Hamlisch composed music for more than 40 motion picture, including his Oscar-winning score and song for “The Way We Were,” and his adaptation of Scott Joplin’s ragtime music for “The Sting,” for which he received a third Oscar.
His musical scores, though intricately conceived, never drew attention to themselves. They served to complement the on-screen action, not overwhelm it — enhancing each gesture, each glance, each moment of drama. That subtle approach allowed him to be something of a musical chameleon, easily gliding from searing dramas to off-beat comedies and making him a close collaborator to a diverse group of directors, such as Woody Allen, Steven Soderbergh and Alan J. Pakula.
(Denise Grady’s article appeared in The New York Times, 8/4.)
Even in the depths of war in occupied France, Florence Waren and Frederic Apcar — or “Florence et Frederic,” as they were billed — dazzled Paris, he in tails, she in jeweled gowns with flowers in her hair, the two of them gliding and swirling across the stage as one of the most famous ballroom-dance teams in Europe.
(Jason Keyer’s AP article appeared 8/3; via The Drudge Report.)
It turns out lawyers and opera singers have more in common than booming voices and a love of melodrama.Supreme Court Justice Ruth Bader Ginsburg is among the jurists who have looked for legal lessons in arias, and she got a chance Friday to indulge both passions at the American Bar Association's annual meeting in Chicago.
In SHELLY'S SPHERICAL JOURNEY, Cassandra Victoria Chopourian creates the wacky, big-hearted but impulsively pyromaniacal character of Shelly. Shelly is sick of running the motel she inherited and feels like her life is a dead end. So she burns it down and goes on the road, but it's less Thelma and Louise and more Beckett meets Bugs Bunny when every single thing goes wrong. She ends up back where she started, worse off but wiser–now instead of owning a motel, she works as a maid at a big chain hotel.
There's a lot of really sweet music by a great band and singers, great dancing. Rehearsals have been full of laughter and tears. SHELLY'S SPHERICAL JOURNEY is funny and goofy and silly but it's also deeply moving. There are all kinds of narrative and critical levels going on talking about what home is, about ethnicity, class, freedom and free doom, and circularity, recurrence, transmutation.
Just right for today.
Tickets are already on sale online! We want to encourage people to come to
OPENING MATINEE on Saturday August 11 at 2 PM. But there are 4 other performances as well.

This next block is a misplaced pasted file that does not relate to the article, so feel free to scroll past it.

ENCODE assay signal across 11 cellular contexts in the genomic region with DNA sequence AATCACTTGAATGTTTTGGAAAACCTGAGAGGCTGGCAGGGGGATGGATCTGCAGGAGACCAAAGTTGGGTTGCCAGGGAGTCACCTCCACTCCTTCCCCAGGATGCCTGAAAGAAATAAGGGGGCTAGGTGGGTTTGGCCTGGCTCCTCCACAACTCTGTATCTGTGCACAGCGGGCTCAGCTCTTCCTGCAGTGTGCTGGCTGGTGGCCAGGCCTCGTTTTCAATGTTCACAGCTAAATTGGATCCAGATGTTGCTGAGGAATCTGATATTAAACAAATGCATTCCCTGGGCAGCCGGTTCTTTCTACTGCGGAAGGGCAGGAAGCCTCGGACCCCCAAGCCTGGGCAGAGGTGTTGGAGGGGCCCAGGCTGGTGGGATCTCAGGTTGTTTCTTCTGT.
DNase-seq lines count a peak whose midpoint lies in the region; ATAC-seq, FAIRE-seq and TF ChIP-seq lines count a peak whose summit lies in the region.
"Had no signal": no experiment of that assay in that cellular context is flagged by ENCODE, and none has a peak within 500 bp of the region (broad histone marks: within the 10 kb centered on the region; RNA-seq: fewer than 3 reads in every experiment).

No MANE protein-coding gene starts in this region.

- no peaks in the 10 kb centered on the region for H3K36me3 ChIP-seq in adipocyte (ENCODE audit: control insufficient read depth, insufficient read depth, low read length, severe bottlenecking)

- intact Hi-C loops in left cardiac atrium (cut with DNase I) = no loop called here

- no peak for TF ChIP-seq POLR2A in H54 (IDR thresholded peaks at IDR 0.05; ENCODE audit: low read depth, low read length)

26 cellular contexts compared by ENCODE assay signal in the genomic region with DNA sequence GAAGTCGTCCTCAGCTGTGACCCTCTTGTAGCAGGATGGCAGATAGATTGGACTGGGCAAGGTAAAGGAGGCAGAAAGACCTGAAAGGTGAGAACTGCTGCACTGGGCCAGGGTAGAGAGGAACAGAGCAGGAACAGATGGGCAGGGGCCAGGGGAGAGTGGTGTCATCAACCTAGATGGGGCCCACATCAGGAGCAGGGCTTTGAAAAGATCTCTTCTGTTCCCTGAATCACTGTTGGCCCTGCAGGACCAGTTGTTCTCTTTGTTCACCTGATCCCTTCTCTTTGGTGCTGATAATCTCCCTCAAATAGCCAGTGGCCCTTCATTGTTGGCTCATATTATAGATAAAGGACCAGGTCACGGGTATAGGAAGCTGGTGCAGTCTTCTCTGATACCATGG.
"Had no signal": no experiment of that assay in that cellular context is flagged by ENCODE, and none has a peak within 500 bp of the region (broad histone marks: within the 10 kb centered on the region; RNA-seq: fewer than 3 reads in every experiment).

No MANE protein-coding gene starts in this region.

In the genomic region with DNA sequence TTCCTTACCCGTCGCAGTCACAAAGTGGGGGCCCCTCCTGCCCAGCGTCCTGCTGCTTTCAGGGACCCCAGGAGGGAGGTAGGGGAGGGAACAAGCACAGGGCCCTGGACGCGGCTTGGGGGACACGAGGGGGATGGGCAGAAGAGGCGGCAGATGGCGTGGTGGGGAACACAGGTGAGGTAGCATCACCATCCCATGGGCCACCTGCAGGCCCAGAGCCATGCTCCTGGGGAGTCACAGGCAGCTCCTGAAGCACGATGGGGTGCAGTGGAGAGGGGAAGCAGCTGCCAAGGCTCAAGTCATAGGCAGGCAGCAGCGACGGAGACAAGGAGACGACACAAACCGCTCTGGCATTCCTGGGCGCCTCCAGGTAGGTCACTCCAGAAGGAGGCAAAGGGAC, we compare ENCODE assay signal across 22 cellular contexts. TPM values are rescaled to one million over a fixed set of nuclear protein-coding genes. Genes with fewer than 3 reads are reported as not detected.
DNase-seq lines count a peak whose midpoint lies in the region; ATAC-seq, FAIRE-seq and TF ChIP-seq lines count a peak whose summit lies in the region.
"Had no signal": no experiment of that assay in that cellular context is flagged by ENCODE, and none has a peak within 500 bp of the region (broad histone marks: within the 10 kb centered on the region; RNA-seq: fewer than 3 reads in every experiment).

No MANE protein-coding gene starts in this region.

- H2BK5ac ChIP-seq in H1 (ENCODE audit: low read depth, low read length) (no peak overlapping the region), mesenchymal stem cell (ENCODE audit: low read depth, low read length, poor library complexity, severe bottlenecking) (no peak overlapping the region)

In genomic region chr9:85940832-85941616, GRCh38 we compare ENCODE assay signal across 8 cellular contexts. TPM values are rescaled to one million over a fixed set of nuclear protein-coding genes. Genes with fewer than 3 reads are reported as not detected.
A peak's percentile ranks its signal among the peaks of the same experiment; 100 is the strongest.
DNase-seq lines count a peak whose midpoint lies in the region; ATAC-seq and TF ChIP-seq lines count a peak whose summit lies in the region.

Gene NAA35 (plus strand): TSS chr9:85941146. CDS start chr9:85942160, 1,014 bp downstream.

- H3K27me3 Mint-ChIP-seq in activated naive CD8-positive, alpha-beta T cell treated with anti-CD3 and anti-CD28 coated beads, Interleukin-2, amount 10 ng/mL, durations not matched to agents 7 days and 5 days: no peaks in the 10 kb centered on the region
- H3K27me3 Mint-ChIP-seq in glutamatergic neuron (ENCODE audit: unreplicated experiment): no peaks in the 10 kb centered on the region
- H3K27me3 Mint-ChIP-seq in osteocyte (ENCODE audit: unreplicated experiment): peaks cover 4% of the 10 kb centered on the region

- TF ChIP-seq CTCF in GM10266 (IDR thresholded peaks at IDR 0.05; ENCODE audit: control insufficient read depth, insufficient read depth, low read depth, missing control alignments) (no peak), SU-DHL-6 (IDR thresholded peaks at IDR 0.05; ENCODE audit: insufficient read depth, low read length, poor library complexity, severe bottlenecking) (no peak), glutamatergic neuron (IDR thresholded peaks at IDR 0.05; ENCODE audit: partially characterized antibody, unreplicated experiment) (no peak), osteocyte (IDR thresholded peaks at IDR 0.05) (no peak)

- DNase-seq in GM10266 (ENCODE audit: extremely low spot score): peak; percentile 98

(Laura Thompson’s article appeared in the Telegraph, 8/3.)
Mark Haddon’s 2003 novel, The Curious Incident of the Dog in the Night-Time, is one of those rare good books that has transcended the tight little world of 'literature’. But can it become a play? It is the first-person narrative of Christopher Boone, a 15-year-old maths genius with 'behavioural problems’ and a relentlessly singular view of reality. Surely such a novel, characterised by its highly remarkable sole viewpoint, is precisely the wrong material for the polyphonic world of the stage?
Not so. This adaptation by the acclaimed playwright Simon Stephens is intensely, innately theatrical; it is also funny and extremely moving. In the manner of the RSC’s legendary Nicholas Nickleby, it sets the constancy of the text – from which the actors quote – against the agile conjuring of the here-and-now. There is a framing device of sorts, wherein Christopher is encouraged by a teacher to turn his narrative into a school play; in a sense, therefore, he is directing the 'cast’. But this concept is not laboured, and indeed the entire production is characterised by a breathless fluidity that is emotional rather than cerebral.
(Charles McGrath’s article appeared in The New York Times, 8/1.)
Gore Vidal, the elegant, acerbic all-around man of letters who presided with a certain relish over what he declared to be the end of American civilization, died on Tuesday at his home in the Hollywood Hills section of Los Angeles, where he moved in 2003, after years of living in Ravello, Italy. He was 86.
The cause was complications of pneumonia, his nephew Burr Steers said by telephone.